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When debugging C code it is common to write debugging to an external text file using the __FILE__ and __LINE__ preprocessor defines to trace execution flow.

Unfortunately java does not support __FILE__ and __LINE__ but you can get the same functionality with this code which can be placed in one of your libraries.
	
public static void showTrace(String msg)
{
	if (msg.length() > 0) System.out.println(msg);
	System.out.println("Trace: " + 
				   "file " + new Throwable().getStackTrace()[1].getFileName() +
				   " class " + new Throwable().getStackTrace()[1].getClassName() +
				   " method " + new Throwable().getStackTrace()[1].getMethodName() +
				   " line " + new Throwable().getStackTrace()[1].getLineNumber());
}
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After installing nomachine, if you get an error connecting whereby nomachine errors out after  "Negotiating link parameters"
 

When installing nomachine on redhat 5.3 64-bit be sure to:

  1. Make sure you have installed the 64-bit packages as the 32-bit ones will not work.
  2. add the hostname to /etc/hosts
  3. Check "Disable encryption of all traffic" (in configuration / advanced tab)
On Centos 32-bit:
  1. add the hostname to /etc/hosts
  2. make sure the host IP is not specified as 127.0.0.1 line
  3. Uncheck "Disable encryption of all traffic" (in configuration / advanced tab)
 
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Recital 10 introduced a FOREACH command, much like PHP and some other languages. This simply gives an easy way to iterate over arrays. foreach works on arrays and objects, and will issue an error when you try to use it on a variable with a different data type or an uninitialized variable. There are two syntaxes; the second is a minor but useful extension of the first:
FOREACH array_expression AS value
    statements...
ENDFOR
FOREACH array_expression AS key => value statements... ENDFOR
The first form loops over the array given by array_expression. On each loop, the value of the current element is assigned to value and the internal array pointer is advanced by one (so on the next loop, you'll be looking at the next element).
The second form does the same thing, except that the current element's key will be assigned to the variable key on each loop. This form works only on associative arrays and objects.
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When using Recital Web you can maintain the exact state of each work area between pages like this.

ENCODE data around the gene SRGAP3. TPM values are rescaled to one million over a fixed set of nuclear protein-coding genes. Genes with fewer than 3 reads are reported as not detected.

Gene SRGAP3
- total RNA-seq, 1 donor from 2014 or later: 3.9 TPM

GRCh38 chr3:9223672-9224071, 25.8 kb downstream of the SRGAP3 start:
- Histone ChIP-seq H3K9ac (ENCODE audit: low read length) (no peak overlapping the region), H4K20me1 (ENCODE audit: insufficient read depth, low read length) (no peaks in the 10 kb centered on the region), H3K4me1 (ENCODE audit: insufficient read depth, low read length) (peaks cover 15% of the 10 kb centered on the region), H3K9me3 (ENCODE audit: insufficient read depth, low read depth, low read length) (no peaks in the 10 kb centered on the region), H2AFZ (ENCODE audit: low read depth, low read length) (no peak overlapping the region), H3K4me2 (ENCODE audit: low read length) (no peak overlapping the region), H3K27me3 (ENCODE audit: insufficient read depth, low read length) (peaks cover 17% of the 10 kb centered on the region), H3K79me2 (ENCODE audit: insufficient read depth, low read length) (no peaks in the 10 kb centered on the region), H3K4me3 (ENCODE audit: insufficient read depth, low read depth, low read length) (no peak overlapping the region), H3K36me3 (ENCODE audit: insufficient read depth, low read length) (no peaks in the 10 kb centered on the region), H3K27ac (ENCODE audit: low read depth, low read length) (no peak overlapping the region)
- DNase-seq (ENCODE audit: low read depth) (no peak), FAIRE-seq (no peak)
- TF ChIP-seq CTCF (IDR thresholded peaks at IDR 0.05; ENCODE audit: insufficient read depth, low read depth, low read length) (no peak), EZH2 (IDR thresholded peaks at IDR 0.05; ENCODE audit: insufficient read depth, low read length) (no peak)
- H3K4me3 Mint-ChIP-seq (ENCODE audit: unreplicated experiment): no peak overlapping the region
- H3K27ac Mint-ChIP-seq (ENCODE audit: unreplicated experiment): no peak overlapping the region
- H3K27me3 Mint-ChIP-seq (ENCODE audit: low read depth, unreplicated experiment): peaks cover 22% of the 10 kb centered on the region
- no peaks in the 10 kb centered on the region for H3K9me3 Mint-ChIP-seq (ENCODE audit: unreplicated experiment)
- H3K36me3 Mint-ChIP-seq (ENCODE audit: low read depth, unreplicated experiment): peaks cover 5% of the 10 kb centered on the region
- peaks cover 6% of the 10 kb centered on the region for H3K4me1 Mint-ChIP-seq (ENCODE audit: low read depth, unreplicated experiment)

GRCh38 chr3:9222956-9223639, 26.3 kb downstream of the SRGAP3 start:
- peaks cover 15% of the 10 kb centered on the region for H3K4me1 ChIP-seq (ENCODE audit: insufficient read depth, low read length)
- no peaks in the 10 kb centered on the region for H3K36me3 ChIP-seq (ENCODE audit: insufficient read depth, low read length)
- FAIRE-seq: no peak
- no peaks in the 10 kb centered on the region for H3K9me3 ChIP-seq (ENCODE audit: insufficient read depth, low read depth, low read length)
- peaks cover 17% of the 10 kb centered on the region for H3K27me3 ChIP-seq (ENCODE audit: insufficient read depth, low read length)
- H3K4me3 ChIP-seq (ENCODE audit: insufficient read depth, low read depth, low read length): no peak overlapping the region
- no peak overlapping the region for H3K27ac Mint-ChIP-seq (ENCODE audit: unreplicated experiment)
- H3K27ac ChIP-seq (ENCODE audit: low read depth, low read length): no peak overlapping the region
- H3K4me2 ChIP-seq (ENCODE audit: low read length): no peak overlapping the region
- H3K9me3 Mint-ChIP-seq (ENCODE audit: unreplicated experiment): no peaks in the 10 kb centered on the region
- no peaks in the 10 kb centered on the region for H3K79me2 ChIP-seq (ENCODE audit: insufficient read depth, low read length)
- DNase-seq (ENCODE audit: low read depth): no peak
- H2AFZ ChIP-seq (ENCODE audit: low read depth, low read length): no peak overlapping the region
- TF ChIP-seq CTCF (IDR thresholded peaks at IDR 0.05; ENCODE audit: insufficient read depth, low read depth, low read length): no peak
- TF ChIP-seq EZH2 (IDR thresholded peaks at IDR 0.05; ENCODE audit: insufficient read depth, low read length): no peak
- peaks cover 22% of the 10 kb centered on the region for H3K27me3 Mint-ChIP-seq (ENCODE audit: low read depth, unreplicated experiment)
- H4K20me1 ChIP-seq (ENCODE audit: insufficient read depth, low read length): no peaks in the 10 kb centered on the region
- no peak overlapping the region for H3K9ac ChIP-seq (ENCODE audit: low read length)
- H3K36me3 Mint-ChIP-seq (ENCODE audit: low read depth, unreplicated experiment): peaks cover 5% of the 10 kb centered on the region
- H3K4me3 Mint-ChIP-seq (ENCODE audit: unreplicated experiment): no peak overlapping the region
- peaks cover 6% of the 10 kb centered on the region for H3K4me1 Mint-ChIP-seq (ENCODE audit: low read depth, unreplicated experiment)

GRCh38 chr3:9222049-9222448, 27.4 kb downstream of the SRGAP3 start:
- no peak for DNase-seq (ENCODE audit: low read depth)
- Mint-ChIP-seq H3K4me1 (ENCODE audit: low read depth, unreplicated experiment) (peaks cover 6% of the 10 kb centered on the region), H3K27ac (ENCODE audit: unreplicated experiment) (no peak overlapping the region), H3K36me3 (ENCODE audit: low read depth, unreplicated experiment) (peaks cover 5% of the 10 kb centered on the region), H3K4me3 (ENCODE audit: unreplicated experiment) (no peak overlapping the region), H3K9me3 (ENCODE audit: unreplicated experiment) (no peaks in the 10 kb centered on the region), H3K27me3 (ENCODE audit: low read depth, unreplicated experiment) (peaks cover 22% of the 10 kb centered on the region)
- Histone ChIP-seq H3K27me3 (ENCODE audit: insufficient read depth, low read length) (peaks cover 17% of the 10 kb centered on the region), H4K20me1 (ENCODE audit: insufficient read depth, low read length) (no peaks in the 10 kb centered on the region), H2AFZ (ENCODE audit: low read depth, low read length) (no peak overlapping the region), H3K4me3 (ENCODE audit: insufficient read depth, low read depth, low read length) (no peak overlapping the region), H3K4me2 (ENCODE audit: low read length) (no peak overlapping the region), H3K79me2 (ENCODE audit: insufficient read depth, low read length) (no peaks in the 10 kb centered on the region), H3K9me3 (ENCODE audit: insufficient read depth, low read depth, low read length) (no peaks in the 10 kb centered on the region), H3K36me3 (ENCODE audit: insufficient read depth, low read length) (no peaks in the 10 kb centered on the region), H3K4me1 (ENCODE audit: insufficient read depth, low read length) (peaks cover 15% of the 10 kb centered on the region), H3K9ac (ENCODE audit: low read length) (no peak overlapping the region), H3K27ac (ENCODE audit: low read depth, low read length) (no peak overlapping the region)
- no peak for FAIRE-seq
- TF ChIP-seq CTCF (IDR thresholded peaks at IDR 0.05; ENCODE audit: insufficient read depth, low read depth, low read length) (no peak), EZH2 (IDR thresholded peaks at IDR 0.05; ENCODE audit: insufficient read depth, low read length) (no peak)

On exit of an .rsp page.

SAVE DATASESSION TO m_state 
_SESSION["state"] = m_state

On entry to an .rsp page.

IF type( _session["state"] ) != "U" 
    m_state = _session["state"]
    RESTORE DATASESSION FROM m_state
ENDIF
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After an extended period of intense software development, we are pleased to announce the release of Recital 10 which is a milestone in our development efforts.
 
Recital 10 is comprised of major new versions of all of our products (which are all now Cluster Ready) as well as some new products, and a collection of open source technologies fully supported by ourselves to our customer base. 

The Recital 10 release notes can be found here.
  • Recital

    A powerful scripting language with an embedded database used for developing desktop database applications on Linux and Unix.

  • Recital Server

    A cross-platform SQL database and application server.

  • Recital Web

    A server-side scripting language with an embedded SQL database for creating web 2.0 web applications.

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These can be found in:

/usr/include/asm-generic

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Key features of the Recital scripting language include:

What are the key feature of the Recital database?

  • High performance database application scripting language
  • Modern object-oriented language features
  • Easy to learn, easy to use
  • Fast, just-in-time compiled
  • Develop desktop or web applications
  • Cross-platform support
  • Extensive built-in functions
  • Superb built-in SQL command integration
  • Navigational data access for the most demanding applications
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lslk lists information about locks held on files with local inodes on systems running linux.

Install it with:

yum install lslk
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DRBD:
DRBD (Distributed Replicated Block Device) forms the storage redundancy portition of a HA cluster setup. Explained in basic terms DRBD provides a means of achieving RAID 1 behavoir over a network, where whole block devices are mirrored accross the network.

To start off you will need 2 indentically sized raw drives or partitions. Many how-to's on the internet assume the use of whole drives, of course this will be better performance, but if you are simply getting familar with the technology you can repartition existing drives to allow for two eqaully sized raw partitions, one on each of the systems you will be using.

There are 3 DRBD replication modes:
• Protocol A: Write I/O is reported as completed as soon as it reached local disk and local TCP send buffer
• Protocol B: Write I/O is reported as completed as soon as it reached local disk and remote TCP buffer cache
• Protocol C: Write I/O is reported as completed as soon as it reached both local and remote disks.